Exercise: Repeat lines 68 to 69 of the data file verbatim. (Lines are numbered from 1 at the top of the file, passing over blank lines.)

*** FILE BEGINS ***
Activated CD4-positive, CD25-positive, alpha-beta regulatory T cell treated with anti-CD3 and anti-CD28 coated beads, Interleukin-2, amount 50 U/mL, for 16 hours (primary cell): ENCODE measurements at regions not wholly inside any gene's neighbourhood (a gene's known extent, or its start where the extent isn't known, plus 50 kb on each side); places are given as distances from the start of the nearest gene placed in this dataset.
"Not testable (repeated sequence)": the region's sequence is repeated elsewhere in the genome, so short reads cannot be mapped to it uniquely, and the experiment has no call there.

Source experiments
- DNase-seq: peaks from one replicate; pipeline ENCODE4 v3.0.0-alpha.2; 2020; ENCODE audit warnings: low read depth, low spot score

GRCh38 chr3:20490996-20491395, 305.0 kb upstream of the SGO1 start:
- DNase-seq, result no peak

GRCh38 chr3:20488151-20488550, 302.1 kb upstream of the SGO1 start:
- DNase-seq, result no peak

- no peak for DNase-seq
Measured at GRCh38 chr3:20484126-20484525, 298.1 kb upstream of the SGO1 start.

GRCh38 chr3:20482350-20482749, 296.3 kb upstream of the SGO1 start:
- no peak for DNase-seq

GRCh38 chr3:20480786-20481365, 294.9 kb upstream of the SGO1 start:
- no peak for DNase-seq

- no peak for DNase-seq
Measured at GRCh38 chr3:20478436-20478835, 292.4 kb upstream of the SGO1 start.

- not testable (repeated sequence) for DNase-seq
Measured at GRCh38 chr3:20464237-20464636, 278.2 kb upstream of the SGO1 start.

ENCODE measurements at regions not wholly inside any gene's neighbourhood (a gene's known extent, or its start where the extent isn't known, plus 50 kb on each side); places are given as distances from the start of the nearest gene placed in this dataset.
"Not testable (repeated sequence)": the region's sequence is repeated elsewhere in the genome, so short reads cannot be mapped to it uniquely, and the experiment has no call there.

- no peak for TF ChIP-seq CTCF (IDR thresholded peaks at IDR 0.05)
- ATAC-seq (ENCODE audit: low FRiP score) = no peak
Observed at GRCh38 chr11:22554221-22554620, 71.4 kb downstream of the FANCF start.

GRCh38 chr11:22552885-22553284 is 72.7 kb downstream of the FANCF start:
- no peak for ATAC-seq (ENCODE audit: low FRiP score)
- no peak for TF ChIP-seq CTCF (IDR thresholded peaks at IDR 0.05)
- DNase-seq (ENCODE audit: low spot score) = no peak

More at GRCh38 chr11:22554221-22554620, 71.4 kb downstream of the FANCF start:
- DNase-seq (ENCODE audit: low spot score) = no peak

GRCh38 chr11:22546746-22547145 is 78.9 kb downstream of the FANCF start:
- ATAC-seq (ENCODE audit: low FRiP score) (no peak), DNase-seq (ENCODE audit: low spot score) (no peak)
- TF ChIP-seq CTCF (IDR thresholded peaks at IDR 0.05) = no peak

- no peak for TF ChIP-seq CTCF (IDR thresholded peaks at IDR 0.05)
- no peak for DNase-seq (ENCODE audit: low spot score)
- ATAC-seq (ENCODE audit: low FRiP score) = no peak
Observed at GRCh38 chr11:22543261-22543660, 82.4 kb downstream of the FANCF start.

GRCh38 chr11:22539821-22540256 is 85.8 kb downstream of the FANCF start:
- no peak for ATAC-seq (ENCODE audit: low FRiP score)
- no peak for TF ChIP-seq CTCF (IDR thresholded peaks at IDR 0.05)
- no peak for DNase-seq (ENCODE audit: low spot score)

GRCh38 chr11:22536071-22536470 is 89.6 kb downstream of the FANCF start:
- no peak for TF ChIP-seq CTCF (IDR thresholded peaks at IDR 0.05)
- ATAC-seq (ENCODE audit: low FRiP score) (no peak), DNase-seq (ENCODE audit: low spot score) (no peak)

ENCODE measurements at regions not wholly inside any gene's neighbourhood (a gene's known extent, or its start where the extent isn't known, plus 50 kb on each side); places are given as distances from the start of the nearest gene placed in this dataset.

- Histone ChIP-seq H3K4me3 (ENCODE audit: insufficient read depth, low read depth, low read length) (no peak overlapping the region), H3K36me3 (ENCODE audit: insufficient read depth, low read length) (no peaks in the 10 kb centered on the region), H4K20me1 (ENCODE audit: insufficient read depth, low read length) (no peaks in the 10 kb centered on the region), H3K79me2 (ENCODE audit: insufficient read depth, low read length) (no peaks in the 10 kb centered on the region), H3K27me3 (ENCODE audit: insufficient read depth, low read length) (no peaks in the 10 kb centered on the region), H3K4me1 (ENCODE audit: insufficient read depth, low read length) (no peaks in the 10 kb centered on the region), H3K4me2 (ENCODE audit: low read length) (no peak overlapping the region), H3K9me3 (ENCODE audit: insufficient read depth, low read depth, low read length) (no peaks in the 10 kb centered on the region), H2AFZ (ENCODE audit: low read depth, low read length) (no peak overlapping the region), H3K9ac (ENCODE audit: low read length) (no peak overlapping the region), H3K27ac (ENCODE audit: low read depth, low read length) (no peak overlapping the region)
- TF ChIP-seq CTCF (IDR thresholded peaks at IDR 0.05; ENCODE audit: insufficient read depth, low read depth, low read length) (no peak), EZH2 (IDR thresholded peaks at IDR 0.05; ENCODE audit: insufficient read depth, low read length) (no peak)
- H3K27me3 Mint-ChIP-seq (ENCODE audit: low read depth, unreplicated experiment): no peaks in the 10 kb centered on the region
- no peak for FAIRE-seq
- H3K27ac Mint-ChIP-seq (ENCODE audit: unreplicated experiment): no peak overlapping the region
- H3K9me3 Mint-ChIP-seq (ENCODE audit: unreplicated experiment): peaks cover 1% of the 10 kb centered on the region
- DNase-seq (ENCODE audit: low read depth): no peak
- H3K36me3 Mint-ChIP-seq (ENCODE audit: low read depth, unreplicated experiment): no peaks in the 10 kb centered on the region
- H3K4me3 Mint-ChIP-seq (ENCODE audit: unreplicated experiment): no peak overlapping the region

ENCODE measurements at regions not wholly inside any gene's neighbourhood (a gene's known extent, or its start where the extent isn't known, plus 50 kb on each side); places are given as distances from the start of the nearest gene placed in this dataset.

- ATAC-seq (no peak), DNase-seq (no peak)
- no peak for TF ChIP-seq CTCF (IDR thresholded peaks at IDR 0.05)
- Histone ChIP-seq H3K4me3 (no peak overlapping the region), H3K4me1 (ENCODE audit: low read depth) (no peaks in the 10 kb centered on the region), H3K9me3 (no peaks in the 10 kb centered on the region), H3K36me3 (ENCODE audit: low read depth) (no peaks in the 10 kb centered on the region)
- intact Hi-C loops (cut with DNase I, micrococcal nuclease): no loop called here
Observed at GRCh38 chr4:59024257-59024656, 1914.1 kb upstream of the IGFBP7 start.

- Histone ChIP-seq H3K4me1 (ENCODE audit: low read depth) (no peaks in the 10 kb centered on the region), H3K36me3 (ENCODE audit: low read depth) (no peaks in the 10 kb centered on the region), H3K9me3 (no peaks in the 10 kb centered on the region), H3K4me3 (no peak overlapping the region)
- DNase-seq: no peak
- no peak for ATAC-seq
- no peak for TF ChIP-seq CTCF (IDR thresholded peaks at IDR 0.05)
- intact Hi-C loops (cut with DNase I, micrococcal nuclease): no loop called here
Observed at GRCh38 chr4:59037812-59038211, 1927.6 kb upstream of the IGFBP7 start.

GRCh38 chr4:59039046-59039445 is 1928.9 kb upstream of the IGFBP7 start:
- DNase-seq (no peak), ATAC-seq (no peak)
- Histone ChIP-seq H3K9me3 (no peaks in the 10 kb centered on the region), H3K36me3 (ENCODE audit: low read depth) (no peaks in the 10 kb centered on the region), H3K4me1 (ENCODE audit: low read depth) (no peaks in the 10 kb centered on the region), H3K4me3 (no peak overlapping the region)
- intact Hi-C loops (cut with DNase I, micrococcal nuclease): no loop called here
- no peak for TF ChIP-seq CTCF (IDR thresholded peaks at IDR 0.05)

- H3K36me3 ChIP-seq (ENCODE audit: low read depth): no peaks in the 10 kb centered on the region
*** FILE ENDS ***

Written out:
- Histone ChIP-seq H3K9me3 (no peaks in the 10 kb centered on the region), H3K36me3 (ENCODE audit: low read depth) (no peaks in the 10 kb centered on the region), H3K4me1 (ENCODE audit: low read depth) (no peaks in the 10 kb centered on the region), H3K4me3 (no peak overlapping the region)
- intact Hi-C loops (cut with DNase I, micrococcal nuclease): no loop called here